PDB: How often do you check your Amazon rankings?

Never. I will check to see if reviews are posted because I like to
know if my work hit its mark with readers but I don’t look at the
rank.

PDB: What’s next?

I don’t have anything else confirmed for publishing just yet but there
is a follow up to From Ashes I plan to have released.

Bio:JD Phillips was first published in the IUPUC literary magazine
Literalines. She started her publishing career by self publishing. Her
novel Tainted placed 1st Runner Up in the Best Fiction Books of
Indiana awards while The Dead Pool scored an honorable mention at the
New York book festival.

Her novella In the Calm was picked up by Angelic Knight press last
year and Tainted was updated and published through WTF Books in early
2014. From Ashes, also through WTF Books, is currently out now.

JD resides in the Midwest where her time is spent scaring people and
caring for her furry children.

For more info: www.jdphillipsauthor.net

Recommended Reads: Revenge Is A Redhead by Phil Beloin Jnr / Of Blondes And Bullets by Micheal Young

revenge is a redhead.Here are two cracking slices of modern pulp fiction from two up-and-coming new pulp publishers.

Phil Beloin Jnr’s Revenge Is A Redhead is a classic slice of low-life noir. The blackly comic tale of a loser whose life spirals out of control. Published by All Due Respect.

Micheal Young’s Of Blonde’s And Bullets is the story of a man in the wrong place at the wrong time . Hard-hitting hardboiled crime fiction. An absolute belter. Published by Number Thirteen Press.

Here are the blurbs:

Revenge Is  A Redhead. Rich Brown is out of cash and luck when he finds stripper Cherry Pop. Like so many before him, Rich falls for the redhead, but all he can afford is a quick peep show.

But soon Rich has bigger problems than lack of love and money when he stumbles into a homeless shelter that’s really a front for a bunch of shady dealings. He crosses paths with Cherry Pop again, and to survive the night, the duo have claw their way out of all kinds of mayhem.

OfBlondesandBulletsSmallOf Blondes And Bullets. No good deed goes unpunished!

Sometimes you don’t think, you don’t plan, you only act. When he pulled the blonde from the icy waters, Henry wasn’t thinking about what would happen next. But when she disappears again he’s going to have a hard time explaining the truth to the men who want to find her. And if he is to protect his family, it’s time for Henry to make some hard choices.

Love, or life?
Fight, or flee?
Blondes, or bullets?

With a touch of David Goodis’s everyman-noir, a dash of Brit Grit, and a whole lot of hardboiled, Of Blondes and Bullets shows just how easy it is for the world you thought you knew to crumble before your eyes.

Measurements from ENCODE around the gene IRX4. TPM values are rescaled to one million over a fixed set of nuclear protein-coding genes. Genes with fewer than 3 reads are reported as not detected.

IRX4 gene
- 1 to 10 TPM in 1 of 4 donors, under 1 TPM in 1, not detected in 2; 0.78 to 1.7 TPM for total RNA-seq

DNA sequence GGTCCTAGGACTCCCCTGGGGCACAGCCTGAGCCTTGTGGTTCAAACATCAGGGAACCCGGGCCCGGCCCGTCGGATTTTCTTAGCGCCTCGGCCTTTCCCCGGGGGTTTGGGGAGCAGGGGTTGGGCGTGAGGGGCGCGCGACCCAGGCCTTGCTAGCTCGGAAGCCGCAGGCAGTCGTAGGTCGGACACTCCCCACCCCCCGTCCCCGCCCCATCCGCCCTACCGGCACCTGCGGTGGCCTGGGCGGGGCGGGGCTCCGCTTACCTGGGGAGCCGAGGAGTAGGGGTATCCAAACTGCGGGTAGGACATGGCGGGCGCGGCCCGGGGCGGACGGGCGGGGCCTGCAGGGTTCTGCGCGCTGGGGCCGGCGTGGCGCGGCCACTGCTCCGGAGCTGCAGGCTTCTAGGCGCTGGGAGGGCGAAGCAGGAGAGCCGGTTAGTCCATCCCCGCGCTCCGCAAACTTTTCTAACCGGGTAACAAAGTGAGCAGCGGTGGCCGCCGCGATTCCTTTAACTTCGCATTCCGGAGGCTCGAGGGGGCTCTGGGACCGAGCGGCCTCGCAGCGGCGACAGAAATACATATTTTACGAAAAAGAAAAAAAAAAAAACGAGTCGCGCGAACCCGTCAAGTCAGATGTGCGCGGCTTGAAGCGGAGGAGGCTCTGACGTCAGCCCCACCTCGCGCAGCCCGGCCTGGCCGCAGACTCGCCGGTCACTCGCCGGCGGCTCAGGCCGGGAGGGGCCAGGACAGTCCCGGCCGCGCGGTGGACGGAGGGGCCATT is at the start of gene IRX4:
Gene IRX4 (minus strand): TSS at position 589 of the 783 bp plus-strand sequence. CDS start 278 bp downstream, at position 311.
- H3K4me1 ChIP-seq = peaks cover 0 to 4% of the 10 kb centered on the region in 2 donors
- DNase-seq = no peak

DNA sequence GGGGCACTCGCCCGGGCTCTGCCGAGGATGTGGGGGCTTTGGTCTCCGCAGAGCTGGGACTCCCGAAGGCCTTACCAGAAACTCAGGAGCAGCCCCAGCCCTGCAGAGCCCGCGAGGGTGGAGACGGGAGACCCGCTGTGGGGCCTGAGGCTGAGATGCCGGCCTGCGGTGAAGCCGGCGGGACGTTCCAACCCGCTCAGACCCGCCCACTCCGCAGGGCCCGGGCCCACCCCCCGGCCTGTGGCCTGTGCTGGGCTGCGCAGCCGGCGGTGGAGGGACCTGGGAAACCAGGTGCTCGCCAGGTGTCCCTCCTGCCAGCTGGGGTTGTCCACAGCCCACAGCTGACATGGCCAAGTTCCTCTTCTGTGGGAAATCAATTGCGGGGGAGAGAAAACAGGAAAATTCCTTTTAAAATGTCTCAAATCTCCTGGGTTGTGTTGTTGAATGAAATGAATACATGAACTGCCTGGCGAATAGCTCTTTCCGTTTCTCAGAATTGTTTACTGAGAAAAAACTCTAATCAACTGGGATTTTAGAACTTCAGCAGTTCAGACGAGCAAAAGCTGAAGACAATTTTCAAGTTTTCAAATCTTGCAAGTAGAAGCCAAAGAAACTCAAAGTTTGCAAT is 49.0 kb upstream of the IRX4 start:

Trashy, funny, and filled with pure pulp action, Revenge is a Redhead is the ideal to kill time before you die.

Short, Sharp Interview: Alan Jones

blue wkdPDB: What’s going on now?

I’m busy at work and I’m making furniture that’s been promised for a while. And trying to promote ‘Blue Wicked, of course. I’m only writing sporadically at the moment, but will start again in earnest next month.

PDB: How did you research this book?

I re-visited the locations I used in the book with a friend, Ronnie, who’s a resident of Renfrew. I also used my brother-in-law as a sounding post to check out police related facts – he’s a detective, but I’ve been a little flexible with some police procedures. For instance, the numbers of officers involved in a similar investigation in real life would be 3 or 4 times greater but you just can’t write for that many characters. My other brother in law is a defence lawyer, and he checked ou the legal aspects to make sure I didn’t stray to far from reality. Finally, a couple of vets checked that I’d got all the veterinary stuff correct.

PDB: Which of your publications are you most proud of?

It’s natural to feel that your latest work is the best, but I do have a great deal of pride in my first book, The Cabinetmaker, as I had to wrestle more to write it. Once you feel that you can write, it’s much easier to do the second book, and you have the advantage of the feedback from the first one to hone your writing skills

PDB: What’s your favourite film/ book/ song/ television programme?

I’m indecisive, but I can do top 3’s

Films: Silkwood, The Deer Hunter and Shawshank. Book: Trainspotting (Irvine Welsh) Mila 18 (Leon Uris) Shogun (James Clavell) Song: Teenage kicks (Undertones), To be Someone (The Jam) and Creep (Radiohead). TV program:  Porridge, Only fools and horses, Blackadder

PDB: Is location important to your writing?

Yes, very. I love the scope that Glasgow gives, plus I know it really well. But probably there will be a change of location for the next book, or the one after that.

PDB: How often do you check your Amazon rankings?

I don’t. It’s too depressing.

PDB: What’s next?

I’m working on two books, but I’ll have to decide shortly which one to go with first as it’s doing my head in. Back to that old indecisive thing….

Bio:I’m 53 for a little while more, I have some grown up children and I live in a coastal town in southwest Scotland. I make furniture in my free time, amongst other things, and I write under a pen name to be anonymous, at least for the moment. I wish I’d started writing sooner, but it took a long time for me to believe that I could write.